January, 2014

The Costs of Conflict

  • Peter Leeson

    Senior Fellow, F. A. Hayek Program for Advanced Study in Philosophy, Politics, and Economics
  • Adam C. Smith

    Assistant Professor of Economics, Johnson and Wales University
  • Daniel Houser

    Professor and Chairman, Department of Economics at George Mason University
  • Ramin Osted

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Read this article on ScienceDirect.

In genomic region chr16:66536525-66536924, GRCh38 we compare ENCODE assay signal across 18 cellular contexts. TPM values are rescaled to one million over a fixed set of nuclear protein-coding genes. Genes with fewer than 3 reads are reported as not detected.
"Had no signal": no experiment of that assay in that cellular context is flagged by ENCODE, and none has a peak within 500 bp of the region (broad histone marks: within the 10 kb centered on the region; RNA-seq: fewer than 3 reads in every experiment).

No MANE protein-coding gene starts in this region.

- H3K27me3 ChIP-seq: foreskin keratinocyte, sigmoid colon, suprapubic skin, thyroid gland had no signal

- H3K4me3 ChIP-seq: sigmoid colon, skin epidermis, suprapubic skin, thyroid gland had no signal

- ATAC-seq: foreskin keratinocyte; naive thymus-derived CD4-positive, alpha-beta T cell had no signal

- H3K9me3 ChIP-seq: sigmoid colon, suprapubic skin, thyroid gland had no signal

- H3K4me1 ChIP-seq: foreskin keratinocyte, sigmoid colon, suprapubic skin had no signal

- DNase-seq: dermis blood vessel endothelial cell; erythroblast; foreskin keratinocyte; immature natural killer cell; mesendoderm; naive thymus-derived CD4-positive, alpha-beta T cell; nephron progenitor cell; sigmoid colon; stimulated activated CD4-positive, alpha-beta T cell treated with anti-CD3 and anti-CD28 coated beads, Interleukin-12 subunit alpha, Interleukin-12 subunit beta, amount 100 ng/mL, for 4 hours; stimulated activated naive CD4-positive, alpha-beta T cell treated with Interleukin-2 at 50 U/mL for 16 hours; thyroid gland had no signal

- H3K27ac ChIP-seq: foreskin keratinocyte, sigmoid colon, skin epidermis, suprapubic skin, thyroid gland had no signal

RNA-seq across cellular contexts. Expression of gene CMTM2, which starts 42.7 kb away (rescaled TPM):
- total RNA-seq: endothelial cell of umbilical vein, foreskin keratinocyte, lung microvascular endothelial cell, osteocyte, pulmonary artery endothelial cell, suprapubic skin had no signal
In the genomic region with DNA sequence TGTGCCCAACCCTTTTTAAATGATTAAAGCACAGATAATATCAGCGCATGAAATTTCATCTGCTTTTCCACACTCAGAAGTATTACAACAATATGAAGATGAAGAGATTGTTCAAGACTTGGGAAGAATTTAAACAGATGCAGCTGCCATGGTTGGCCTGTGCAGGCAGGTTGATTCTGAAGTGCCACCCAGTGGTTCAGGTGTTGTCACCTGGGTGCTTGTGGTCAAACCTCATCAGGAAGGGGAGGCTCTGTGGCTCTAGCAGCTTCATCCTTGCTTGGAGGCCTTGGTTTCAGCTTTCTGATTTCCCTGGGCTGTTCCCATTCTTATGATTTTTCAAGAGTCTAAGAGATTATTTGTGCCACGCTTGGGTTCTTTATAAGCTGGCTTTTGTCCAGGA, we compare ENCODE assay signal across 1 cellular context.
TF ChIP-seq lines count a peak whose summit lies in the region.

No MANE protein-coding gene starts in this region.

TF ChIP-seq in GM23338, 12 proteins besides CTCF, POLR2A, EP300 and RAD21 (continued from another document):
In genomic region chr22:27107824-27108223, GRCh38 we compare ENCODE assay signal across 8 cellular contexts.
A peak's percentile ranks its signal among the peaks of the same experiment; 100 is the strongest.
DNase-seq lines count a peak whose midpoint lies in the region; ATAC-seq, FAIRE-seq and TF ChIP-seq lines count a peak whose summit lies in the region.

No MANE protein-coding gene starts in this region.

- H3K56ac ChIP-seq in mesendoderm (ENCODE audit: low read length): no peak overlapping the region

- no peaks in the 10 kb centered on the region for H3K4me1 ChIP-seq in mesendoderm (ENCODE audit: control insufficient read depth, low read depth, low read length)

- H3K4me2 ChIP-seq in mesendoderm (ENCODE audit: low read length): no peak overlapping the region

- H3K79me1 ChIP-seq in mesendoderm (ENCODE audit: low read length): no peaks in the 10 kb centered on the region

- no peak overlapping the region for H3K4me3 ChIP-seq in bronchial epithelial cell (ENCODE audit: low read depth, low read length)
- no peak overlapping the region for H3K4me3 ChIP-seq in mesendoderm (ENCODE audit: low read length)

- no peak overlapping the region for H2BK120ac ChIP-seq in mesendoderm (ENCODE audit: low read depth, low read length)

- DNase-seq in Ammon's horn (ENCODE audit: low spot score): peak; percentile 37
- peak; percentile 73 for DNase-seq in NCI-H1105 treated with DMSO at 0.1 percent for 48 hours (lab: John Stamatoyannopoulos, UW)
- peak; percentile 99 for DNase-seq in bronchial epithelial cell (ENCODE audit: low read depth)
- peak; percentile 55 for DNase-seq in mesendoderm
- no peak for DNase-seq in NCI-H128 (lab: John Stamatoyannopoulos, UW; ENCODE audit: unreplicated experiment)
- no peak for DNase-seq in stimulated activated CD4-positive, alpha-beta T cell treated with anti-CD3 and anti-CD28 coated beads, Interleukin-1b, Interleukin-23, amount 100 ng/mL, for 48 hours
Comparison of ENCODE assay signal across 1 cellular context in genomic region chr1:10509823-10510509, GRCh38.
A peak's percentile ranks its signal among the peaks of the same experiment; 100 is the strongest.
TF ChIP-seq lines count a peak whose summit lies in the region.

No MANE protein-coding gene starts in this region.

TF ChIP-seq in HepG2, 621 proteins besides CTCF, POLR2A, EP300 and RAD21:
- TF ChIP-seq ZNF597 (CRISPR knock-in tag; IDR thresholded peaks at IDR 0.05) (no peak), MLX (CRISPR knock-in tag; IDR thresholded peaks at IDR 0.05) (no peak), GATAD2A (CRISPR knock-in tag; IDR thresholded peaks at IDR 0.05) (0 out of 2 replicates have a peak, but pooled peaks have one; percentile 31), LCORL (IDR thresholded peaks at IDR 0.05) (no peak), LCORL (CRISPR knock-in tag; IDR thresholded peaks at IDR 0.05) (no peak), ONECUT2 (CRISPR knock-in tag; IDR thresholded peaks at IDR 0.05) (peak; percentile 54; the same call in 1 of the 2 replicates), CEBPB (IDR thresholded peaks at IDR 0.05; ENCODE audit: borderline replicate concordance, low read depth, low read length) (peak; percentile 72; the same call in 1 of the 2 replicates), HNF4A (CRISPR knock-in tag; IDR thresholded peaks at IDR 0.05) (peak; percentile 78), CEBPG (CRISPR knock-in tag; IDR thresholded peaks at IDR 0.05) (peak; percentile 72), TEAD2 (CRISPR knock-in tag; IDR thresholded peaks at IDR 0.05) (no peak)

Violent conflict destroys resources. It generates “destruction costs.” These costs have an important effect on individuals’ decisions to cooperate or conflict. We develop two models of conflict: one in which conflict's destruction costs are independent of individuals’ investments in “arms”—the tools of conflict—and another in which conflict's destruction costs depend on those investments. Our models demonstrate that when conflict's destruction costs are arms-dependent, conflict is more costly, making cooperation more likely. We test this prediction with a laboratory experiment in which subjects first choose how heavily to invest in arms and then choose whether to cooperate or conflict in an environment where interaction is repeated. In one set of treatments conflict's destruction costs are arms-independent. In another they are arms-dependent. Our experimental results support our models’ predictions. Compared to when conflict's destruction costs are arms-independent, when those costs are arms-dependent, cooperation increases by nearly a third.